South Africa were 155 for two when bad light ended play in the 12th over after tea, with off spinner Jeetan Patel dismissing both openers to enjoy a successful Test debut.
Amla, who played his last test against England in Cape Town in January, 2005, was 50 not out. Jacques Kallis was unbeaten on 25.
Earlier, number nine batsman James Franklin put New Zealand in a commanding position with 122 not out, his maiden Test century.
He was helped to the total by Patel, who showed a straight bat to finish unbeaten on 27 when the declaration came an hour into the day's play.
Franklin reached three figures with a straight drive for four off fast bowler Dale Steyn. In all he batted for four hours during which he faced 268 balls and hit 14 fours and a six.
Patel scored 27 not out off 31 balls in a stand of 58 off 79 balls for the unbroken ninth-wicket stand.
''It was really hard to battle my anxiety in the first session but once I got through that and had a few guys crack some jokes it was quite easy to get into it,'' Patel told.
South Africa were in the field for 165 overs and the best of their tired set of bowling figures belonged to fast bowler Makhaya Ntini, who took four for 162 from 43 overs.
Swing bowler Chris Martin and left-arm paceman Franklin shared the new ball for New Zealand before left-arm spinner Daniel Vettori was introduced into the attack in the 10th over. Patel followed three overs later, taking his first test wicket with his third ball when captain Graeme Smith (25) lifted a drive and presented the bowler with a simple return catch.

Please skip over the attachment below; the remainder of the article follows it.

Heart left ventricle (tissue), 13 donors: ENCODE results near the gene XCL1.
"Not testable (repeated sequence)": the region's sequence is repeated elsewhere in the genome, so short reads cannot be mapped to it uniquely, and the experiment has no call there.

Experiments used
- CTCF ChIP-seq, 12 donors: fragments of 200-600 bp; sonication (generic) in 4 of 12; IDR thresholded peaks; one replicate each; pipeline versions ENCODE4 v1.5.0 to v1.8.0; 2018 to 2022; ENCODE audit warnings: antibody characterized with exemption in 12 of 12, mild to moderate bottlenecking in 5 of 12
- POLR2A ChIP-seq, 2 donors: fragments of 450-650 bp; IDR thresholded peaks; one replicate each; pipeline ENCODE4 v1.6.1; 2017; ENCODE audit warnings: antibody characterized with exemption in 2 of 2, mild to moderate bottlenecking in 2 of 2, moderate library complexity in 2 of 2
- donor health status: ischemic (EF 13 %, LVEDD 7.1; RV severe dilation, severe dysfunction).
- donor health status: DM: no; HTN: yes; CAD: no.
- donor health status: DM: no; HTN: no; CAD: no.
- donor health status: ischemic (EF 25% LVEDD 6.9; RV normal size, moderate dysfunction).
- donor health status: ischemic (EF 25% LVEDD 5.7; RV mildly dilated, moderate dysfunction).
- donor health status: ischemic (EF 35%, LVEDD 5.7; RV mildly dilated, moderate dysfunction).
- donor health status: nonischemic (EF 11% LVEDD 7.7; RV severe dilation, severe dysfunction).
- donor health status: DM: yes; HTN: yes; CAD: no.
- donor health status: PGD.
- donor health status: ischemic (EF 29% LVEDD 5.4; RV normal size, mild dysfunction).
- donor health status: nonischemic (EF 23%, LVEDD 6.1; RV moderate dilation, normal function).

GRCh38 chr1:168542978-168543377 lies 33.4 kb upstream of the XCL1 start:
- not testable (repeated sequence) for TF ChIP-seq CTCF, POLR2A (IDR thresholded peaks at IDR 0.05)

''I suppose it was a dream start,'' Patel said.
''I would have liked to spin it past the bat or have it take the outside edge but that doesn't happen often. To take Graeme Smith's wicket especially is huge.
''I'm not sure any test wicket from here can feel the same.'' Boeta Dippenaar and Amla steadied the South Africa innings with a solid partnership, which Patel ended at 72 an hour before tea. Dippenaar (47) cut a delivery and edged it on to his stumps. Patel ended the day with two for 58 from 20.5 overs.
Dippenaar conceded that the South Africans had only themselves to blame for allowing the visitors to amass such a huge total.
''Had we taken our chances we could have got them out for less than 400,'' Dippenaar said.
''The catch I dropped, offered by Stephen Fleming, cost quite a bit, and had they been dismissed for 300-odd we would have been in a very good position.
''At this level you are expected to take those catches and there's no excuse, it's not good enough.'' ''The difference between us dominating our games and not is probably purely our catching.''